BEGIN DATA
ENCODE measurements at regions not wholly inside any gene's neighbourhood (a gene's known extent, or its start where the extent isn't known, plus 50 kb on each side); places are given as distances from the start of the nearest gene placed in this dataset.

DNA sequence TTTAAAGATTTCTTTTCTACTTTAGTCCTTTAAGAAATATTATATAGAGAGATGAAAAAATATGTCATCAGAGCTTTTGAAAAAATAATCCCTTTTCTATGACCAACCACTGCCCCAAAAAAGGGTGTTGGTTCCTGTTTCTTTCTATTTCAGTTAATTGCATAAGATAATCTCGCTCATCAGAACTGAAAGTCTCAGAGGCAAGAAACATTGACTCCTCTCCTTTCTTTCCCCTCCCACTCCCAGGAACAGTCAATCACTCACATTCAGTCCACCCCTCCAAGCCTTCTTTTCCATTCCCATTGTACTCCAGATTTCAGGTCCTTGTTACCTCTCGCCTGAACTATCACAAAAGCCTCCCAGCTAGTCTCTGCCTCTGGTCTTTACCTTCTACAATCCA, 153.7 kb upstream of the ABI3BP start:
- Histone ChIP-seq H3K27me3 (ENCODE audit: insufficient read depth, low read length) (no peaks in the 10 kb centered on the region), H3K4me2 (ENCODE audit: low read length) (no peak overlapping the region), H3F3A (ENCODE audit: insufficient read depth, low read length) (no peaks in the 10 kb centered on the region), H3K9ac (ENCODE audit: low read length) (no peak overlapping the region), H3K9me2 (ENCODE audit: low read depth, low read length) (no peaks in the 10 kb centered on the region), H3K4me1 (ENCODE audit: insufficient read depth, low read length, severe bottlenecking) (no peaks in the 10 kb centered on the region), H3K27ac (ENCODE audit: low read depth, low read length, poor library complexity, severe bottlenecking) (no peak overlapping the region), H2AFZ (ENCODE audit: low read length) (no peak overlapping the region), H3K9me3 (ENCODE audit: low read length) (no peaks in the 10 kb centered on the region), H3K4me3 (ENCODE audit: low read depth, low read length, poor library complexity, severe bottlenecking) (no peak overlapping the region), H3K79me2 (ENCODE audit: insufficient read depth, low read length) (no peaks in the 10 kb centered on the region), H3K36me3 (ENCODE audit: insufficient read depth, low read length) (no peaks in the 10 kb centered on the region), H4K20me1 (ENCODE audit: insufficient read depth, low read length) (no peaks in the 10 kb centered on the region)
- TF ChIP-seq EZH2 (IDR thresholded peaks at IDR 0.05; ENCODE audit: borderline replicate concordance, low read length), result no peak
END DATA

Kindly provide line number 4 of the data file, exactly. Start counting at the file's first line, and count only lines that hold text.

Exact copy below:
- TF ChIP-seq EZH2 (IDR thresholded peaks at IDR 0.05; ENCODE audit: borderline replicate concordance, low read length), result no peak